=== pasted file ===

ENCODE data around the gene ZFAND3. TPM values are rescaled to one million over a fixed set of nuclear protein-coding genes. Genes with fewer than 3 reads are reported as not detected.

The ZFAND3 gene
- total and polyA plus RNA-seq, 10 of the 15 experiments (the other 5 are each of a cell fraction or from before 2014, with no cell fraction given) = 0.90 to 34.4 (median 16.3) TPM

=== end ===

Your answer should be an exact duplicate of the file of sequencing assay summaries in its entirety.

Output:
ENCODE data around the gene ZFAND3. TPM values are rescaled to one million over a fixed set of nuclear protein-coding genes. Genes with fewer than 3 reads are reported as not detected.

The ZFAND3 gene
- total and polyA plus RNA-seq, 10 of the 15 experiments (the other 5 are each of a cell fraction or from before 2014, with no cell fraction given) = 0.90 to 34.4 (median 16.3) TPM